Sleep: The saga

Dear son,

This is how it all went down, in the sleep department.

From the onset, I was flabbergasted by what a good baby sleeper you were. You were basically doing your nights from about month one or so. Or maybe a little after that, can’t remember, but still, at least by month three. 11pm to 9am a lot of the times. I can’t remember if I already told you about how when we brought you home from the hospital, I was determined that you should not sleep in our bed since I had heard my whole life that children should not sleep in their parents’ bed, and how I spent the first three nights sleeping upright on the living room sofa till finally, shortly before the break of dawn on the third night, I realized in a sleep-deprived haze that I was never going to be a good mother if I didn’t get some sleep, and I brought you into bed and never looked back. That was before I learned about co-sleeping and family bed and attachment parenting and learned that there was an alternative to the strict authoritarian baby-raising ways that seemed to be the norm. I’m really glad I did this as I think it’s been a very positive experience.

So yeah, anyway, you were just a fabulous sleeper. I would listen with sympathy to the other mothers at baby group complaining about their babies waking up several times at night, but would have nothing to offer other than a sincerely compassionate ear. I thought I had just been doing something right, that it was the swaddling, but also that I had just lucked out.

Then, shortly before you turned five months old, it all went to hell in a handbasket.

Well ok, not nearly that dramatic. But on November 1st, 2009, you began waking up once or twice at night, and you’ve been doing so for the past four months.

I have to tell you for posterity’s sake that this coincided with your being moved from a Moses basket into a proper baby crib. As a matter of fact, from the very first night you slept in the crib, you started waking up. So you can’t tell me there isn’t somehow a connection, that the bassinet was enclosed and you felt warm and safe and the crib is big and airy. However, the only problem is temporarily moving you back into an enclosed bassinet didn’t make you stop waking up, so it’s probably developmental also.

All things considered, though I was eating my words about having such a great sleeping baby, it wasn’t horrible as even though you woke up once or twice, I would only have to nurse you and you would easily fall back asleep and then I would put you back in your bed and go back to sleep for a little bit. It wasn’t ideal, but livable. You weren’t even hungry, as some people suggested, it was just comfort nursing. Still, I kept wondering when you would go back to sleeping through.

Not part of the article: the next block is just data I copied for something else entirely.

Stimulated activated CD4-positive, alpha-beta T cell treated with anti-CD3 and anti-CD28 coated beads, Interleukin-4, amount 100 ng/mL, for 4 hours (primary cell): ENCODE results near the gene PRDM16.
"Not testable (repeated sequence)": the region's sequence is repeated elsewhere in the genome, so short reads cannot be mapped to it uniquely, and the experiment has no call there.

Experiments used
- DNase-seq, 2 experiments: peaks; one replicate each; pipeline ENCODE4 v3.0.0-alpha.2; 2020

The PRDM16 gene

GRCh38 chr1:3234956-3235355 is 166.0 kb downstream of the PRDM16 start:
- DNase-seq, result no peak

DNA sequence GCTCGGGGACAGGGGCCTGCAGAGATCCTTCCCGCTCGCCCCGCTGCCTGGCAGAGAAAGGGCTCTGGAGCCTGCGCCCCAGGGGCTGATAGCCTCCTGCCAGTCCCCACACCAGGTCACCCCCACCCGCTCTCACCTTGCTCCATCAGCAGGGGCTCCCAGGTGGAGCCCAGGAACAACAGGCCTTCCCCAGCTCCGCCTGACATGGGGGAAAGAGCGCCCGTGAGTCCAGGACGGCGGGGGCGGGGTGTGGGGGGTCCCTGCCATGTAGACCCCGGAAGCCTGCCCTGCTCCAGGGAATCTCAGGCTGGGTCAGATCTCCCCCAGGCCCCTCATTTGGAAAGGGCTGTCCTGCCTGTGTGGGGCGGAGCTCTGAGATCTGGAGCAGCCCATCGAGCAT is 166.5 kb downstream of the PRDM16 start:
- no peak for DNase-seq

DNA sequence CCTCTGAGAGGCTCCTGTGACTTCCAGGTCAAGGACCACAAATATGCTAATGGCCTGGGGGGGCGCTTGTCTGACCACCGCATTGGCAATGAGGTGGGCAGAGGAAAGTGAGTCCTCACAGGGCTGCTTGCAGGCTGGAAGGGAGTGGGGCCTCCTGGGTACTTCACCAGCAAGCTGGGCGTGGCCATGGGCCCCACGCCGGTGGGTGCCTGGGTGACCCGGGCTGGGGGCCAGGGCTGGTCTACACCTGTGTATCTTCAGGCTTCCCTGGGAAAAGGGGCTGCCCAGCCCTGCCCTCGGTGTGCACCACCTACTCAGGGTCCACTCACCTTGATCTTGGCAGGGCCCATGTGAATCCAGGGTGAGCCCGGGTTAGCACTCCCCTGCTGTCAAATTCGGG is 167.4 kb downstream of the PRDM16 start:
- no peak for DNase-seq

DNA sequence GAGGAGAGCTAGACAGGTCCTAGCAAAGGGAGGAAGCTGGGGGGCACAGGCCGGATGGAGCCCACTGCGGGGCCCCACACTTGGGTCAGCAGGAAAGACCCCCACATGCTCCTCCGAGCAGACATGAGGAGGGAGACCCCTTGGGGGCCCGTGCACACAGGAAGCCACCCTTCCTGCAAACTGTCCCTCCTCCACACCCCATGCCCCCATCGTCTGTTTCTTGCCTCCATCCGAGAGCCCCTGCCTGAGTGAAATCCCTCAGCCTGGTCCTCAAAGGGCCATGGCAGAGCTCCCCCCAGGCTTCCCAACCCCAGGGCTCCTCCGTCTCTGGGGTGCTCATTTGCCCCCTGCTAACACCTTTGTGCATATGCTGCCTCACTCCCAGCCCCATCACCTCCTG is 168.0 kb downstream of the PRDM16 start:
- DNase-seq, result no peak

I figured a bit of sleep training was in order, but I wasn’t sure how to go about it. I had Dr Weissbluth’s book, Healthy Sleep Habits, Happy Child, which many people had raved about, but I don’t know son, I mean, I have a university degree and everything but I don’t know what in the world is wrong with me, I found that book completely unreadable. I’ve been trying for nearly a year to decipher it, and to me it is all over the place. Anyway. Dr Weissbluth says that moving the bedtime earlier causes the baby to sleep through the night, an idea I find dubious but haven’t completely ruled out. We did try this, sometime in December, and what happened was you woke up at 11pm wide awake as I feared, and this was the first time we let you CIO. You cried for 42 minutes, ugh, it was just awful, and frankly, it didn’t do much good as you woke up again an hour and a half later, like clockwork, at your usual 2am. So that sort of dispelled my faith in crying it out, an idea I wasn’t hugely comfortable with to begin with.

As we had some traveling ahead of us, I figured there was no point in pursuing much of sleep training since it would all be ruined with jet lag anyway. I fostered some bad habits in California, not putting you back in your bed after you woke up, instead letting you sleep with me (yes I know what I said earlier about the co-sleeping thing, I realize many people continue on with this, but the thing is you were getting big, and kicky, and were starting to push me off the bed). Also, you seemed to wake up more often when you slept with me. Or more likely, I would hear you wake up more often and would immediately respond rather than wait and see what happened.